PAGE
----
There are a lot of things about our small town that makes it one of a kind. Here are just a few of the stories below.
BOUND BROOK – Home of the Graham Cracker
In 1829. the Graham Cracker was developed right here in Bound Brook by an eccentric Presbyterian minister, the Reverend Sylvester Graham to cure the dread fever of lust.
Reverend Graham was raised by a succession of relatives and worked as a farm hand, clerk and teacher before embracing the ministry due to ill health. He preached a strict vegetarian diet, recommended hard mattresses, open bedroom windows, chastity, cold showers, loose clothing and vigorous exercise.
He felt that a strict diet devoid of meat and rich in fiber would combat rampant desire. He was convinced that eating
meat and fat led to sinful sexual excess and that the use of mustard and ketchup would cause insanity.
Rev. Graham had many adherents during his lifetime. Graham-boarding houses sprang up in New York and Boston as part of the health craze he inspired.
The graham cracker, in its first form, wasn’t supposed to be sweet or delicious. Graham developed his own special process for baking with finely ground, unbleached wheat flour, wheat bran and coarsely ground germ. He first made the cracker in Bound Brook, NJ, in 1829. But coupled with his religious lectures, his grain-based diet took off in the 1830s, sparking the modern-day equivalent of a fad diet. (Think gluten-free craze, in reverse.)
The “Graham Diet” was chock full of simply prepared whole-grain breads and starches with little seasoning. Meat, coffee,
alcohol and tobacco were forbidden.
For how bland his food was, Graham was a bit of a food snob. In 1837, he wrote, “Thousands in civic life will, for years, and perhaps as long as they live, eat the most miserable trash that can be imagined, in the form of bread, and never seem to think that they can possibly have anything better, not even that it is an evil to eat such vile stuff as they do … I have thought, therefore, that I could hardly do society a better service, than to publish the following treatise on a subject, which, whether people are aware of it or not, is, in reality, of very great importance to the health and comfort of every one.”
Even during his life time, most people thought the Reverend Graham was absolutely wacky but Bound Brookites contentedly munch their s’mores and bake their pie crusts, many not even aware that the first Graham Crackers was made right here in our town.
Bob Billian And Billian Legion Park
To many, Billian is just the name of a park at the east end of town.
To some, Bob Billian was a hometown boy who made good and gave us lots of money. To old timers, he was an imp with a streak of mischief and hunger for adventure who flew a B-17 Bomber during the war and later was a pilot for TWA for 33 years. But these bare facts DO NOT begin to tell the story of the Billian Boys.
A Few Good Stories About The Billian Boys
Cast of Characters – The Billian Boys – Harold, Alfred, Bob and Doug.
In 1926, or thereabouts, Jamie, an Eagle Scout from Troop #41 was riding his bike down Union Avenue when he heard a kid hollering for help. He stopped on the bridge over the swollen Greenbrook and saw this kid splashing around. Rushing down the creek, he pulled Harold, the oldest Billian Boy, out of the water only to be told that Harold’s little brother, Alfred, was under the water with only his cap showing. Jamie saved them both and got a gold medal for heroism.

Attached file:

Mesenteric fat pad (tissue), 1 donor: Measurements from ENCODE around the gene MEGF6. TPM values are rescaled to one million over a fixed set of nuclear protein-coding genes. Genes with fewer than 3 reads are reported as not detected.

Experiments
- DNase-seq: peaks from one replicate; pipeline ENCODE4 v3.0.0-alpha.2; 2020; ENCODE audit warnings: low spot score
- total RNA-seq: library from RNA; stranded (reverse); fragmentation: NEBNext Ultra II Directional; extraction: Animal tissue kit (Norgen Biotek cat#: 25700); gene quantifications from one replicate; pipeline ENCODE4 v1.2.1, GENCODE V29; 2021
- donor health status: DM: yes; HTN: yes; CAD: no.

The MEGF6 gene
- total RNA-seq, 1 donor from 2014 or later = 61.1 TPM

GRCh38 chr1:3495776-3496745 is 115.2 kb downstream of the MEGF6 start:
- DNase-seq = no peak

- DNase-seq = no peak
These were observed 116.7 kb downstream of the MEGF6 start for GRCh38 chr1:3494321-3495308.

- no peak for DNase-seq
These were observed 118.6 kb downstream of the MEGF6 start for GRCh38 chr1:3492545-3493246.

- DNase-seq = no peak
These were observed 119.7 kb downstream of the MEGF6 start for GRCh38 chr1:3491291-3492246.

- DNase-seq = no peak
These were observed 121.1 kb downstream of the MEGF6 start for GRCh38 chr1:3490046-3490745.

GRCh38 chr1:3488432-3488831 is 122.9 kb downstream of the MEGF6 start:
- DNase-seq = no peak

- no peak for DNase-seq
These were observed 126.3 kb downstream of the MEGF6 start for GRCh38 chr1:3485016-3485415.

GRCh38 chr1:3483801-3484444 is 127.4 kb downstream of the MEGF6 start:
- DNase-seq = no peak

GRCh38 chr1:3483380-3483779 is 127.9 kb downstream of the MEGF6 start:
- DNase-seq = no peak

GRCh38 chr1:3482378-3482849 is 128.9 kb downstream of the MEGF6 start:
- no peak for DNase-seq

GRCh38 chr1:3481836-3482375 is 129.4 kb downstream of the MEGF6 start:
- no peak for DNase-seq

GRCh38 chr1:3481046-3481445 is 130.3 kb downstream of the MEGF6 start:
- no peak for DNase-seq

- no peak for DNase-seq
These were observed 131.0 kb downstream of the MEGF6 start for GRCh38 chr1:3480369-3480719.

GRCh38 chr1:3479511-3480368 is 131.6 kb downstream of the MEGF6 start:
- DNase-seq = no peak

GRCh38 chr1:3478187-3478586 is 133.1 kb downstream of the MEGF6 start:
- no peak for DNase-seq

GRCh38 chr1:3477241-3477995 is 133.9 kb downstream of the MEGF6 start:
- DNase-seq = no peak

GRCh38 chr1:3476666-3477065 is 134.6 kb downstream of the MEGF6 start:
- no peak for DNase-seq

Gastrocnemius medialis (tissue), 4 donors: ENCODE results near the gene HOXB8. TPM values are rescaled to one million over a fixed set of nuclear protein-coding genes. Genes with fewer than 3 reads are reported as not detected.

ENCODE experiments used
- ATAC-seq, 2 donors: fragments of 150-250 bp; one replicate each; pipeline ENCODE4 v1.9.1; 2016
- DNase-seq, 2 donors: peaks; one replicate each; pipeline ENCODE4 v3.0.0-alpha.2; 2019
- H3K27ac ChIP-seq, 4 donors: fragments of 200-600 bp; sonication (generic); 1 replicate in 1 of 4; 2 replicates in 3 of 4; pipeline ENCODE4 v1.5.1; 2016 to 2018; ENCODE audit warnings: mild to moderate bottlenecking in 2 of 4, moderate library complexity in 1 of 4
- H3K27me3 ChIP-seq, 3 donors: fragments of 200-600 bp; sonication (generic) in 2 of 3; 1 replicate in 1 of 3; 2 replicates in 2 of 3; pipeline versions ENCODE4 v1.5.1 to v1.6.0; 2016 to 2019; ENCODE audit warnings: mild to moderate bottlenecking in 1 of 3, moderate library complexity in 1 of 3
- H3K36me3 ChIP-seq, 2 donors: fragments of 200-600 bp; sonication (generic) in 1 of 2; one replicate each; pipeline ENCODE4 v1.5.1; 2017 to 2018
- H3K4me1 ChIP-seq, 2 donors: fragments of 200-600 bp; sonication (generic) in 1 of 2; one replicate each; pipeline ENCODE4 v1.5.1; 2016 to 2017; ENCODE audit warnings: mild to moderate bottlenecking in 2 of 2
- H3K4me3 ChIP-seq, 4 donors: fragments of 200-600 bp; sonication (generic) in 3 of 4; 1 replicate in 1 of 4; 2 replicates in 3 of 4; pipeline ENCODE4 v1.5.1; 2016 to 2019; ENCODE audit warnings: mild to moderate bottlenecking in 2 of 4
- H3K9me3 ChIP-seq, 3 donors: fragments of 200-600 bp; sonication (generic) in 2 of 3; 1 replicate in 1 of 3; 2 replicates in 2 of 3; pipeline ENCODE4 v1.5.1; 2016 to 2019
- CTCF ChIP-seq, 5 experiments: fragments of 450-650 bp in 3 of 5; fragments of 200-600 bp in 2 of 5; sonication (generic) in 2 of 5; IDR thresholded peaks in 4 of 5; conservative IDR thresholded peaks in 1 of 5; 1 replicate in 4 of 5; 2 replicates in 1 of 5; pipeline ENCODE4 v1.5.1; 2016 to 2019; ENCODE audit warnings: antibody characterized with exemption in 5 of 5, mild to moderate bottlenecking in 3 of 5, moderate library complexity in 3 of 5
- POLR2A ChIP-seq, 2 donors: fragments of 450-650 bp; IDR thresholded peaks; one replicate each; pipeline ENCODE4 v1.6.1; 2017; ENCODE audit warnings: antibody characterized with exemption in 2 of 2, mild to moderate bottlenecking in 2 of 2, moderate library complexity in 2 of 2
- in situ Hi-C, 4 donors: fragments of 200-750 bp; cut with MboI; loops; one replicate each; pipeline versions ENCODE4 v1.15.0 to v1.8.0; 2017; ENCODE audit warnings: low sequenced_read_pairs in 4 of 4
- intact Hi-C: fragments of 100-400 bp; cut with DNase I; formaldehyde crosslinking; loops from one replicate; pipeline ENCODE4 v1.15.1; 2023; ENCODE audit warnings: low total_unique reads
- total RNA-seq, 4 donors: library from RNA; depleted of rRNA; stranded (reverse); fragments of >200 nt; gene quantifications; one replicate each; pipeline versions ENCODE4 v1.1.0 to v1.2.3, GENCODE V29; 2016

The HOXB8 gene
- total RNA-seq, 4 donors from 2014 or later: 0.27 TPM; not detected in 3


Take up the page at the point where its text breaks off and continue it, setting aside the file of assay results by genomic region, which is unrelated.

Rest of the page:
Bob and Doug made a white canvas Kayak that ran on roller skate wheels. Using broom handles with shingles attached as paddles, they made their way down the rain swollen Raritan River halfway to New Brunswick where they encountered a dam. Fortunately they made it to shore. Sometime after dark, Dad picked up the boys in his 1934 Plymouth and got the kayak onto the roof. Doug remembered the ride home as very quiet.
Billian-Legion Park used to be the city dump, a place where rats found plenty to eat. Only one of the large trees that Doug and Bob used to climb remains but from its branches, Doug and Bob would shoot those moving targets with their 22 rifles. Both felt that it was great practice for earning their riflery merit badges in Boy Scouts.
One Friday afternoon during Dance period at the High School, Bob buzzed BBHS in his shining new B-17 while enroute to England to serve with the 8th Air Force.
The Gentleman In The Fedora
On July 17, 2009, Jacob Swerdlow died. He was “Jack” to most everybody and he owned the Swerdlow Gallery on Union Avenue. Jack was the consumate gentleman, tipping his trademark Fedora to the ladies, always with a smile. Bound Brook meant the world to him and after his gallery on Main Street was decimated by Hurrican Floyd, he vowed to stay here and opened up his shop on Union Avenue.
Jack loved people and he loved art. He particularly loved talking to people about art. Just as the tailor fits the suit perfectly to the man so Jack fitted the picture to the customer. When you walked out of the Swerdlow Gallery, you felt privileged to have bought a piece of art. Jack didn’t care if you were broke and just wanted to browse — he’d give you the guided tour–sit down and talk–and tell you some of his great tales.
Over the years, Jack gave countless dollars to charity to ensure that children would have art and beauty in their lives. His commitment to Bound Brook was extraordinary from service on the Parking Commission and Planning Board to leadership in the Chamber of Commerce.
Jack was born in Brooklyn, the son of a glazier and proudly served his country in the Coast Guard.
His talent was telling stories and when you talked to Jack – he listened. His favorite artist was Will Moses but it was impossible to put him in any artistic niche.
We have lost a good neighbor and a man of taste and character but we’ll remember the stories and the gentleman in the Fedora.